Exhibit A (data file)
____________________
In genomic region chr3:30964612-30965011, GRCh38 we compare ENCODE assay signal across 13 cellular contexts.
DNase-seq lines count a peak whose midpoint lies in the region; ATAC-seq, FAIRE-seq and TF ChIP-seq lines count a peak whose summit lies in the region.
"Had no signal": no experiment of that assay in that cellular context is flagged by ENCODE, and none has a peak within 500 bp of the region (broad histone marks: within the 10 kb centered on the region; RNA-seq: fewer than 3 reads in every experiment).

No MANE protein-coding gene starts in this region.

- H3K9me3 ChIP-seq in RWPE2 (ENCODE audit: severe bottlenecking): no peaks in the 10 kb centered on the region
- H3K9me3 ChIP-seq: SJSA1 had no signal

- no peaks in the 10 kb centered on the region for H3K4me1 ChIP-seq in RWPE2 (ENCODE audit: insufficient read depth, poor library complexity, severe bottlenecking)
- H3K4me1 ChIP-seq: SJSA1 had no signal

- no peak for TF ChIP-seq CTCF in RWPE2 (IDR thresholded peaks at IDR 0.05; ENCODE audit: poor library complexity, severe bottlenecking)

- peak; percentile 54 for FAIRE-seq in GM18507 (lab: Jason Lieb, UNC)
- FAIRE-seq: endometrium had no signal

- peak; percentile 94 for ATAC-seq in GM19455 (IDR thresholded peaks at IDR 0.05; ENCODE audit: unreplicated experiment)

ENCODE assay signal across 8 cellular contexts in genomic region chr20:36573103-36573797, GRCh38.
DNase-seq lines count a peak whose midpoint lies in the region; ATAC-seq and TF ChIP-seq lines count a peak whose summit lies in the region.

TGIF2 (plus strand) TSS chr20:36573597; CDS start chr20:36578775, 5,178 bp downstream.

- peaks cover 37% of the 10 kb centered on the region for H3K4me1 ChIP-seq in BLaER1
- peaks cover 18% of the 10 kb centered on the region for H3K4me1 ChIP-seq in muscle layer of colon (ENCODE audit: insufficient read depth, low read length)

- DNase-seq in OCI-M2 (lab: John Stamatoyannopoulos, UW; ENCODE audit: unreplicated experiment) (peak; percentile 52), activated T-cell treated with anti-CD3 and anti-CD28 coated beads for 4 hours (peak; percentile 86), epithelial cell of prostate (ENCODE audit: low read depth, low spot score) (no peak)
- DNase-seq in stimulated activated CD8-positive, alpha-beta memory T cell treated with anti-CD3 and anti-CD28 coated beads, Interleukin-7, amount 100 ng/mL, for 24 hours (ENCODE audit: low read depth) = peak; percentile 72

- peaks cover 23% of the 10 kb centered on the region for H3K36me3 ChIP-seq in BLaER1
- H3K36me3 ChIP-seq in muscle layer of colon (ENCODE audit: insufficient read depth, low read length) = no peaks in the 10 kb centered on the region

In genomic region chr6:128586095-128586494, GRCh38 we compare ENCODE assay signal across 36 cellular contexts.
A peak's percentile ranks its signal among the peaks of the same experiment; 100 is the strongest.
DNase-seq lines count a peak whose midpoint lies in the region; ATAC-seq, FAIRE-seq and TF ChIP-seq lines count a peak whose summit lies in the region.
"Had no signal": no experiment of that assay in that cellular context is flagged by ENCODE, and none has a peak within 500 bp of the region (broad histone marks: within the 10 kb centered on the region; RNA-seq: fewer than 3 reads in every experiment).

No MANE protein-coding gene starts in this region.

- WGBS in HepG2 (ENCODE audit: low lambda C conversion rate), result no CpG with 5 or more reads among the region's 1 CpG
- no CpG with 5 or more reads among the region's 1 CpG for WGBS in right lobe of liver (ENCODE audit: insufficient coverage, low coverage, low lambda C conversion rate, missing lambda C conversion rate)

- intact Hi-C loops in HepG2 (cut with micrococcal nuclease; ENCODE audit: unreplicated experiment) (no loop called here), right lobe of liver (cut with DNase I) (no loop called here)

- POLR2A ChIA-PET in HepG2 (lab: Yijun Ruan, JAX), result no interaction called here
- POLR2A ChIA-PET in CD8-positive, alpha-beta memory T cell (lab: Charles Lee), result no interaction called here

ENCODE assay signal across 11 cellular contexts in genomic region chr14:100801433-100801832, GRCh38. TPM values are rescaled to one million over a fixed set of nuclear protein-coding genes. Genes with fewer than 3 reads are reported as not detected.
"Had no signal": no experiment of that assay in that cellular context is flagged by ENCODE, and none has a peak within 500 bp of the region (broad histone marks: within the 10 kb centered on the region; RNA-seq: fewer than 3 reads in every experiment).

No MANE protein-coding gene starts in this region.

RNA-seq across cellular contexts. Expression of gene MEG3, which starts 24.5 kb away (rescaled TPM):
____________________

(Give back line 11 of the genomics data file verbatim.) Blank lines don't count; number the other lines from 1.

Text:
- FAIRE-seq: endometrium had no signal